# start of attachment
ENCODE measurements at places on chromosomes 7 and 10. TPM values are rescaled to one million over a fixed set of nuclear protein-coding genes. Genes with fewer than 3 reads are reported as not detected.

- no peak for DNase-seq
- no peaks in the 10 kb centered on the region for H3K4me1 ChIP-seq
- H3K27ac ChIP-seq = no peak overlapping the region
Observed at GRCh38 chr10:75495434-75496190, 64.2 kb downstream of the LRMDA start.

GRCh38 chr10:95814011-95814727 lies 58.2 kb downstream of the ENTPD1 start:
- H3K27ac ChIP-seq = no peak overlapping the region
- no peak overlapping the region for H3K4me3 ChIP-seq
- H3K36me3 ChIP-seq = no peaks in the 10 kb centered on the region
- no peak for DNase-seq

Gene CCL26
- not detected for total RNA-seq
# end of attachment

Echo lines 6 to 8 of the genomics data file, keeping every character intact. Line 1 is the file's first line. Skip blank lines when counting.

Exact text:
GRCh38 chr10:95814011-95814727 lies 58.2 kb downstream of the ENTPD1 start:
- H3K27ac ChIP-seq = no peak overlapping the region
- no peak overlapping the region for H3K4me3 ChIP-seq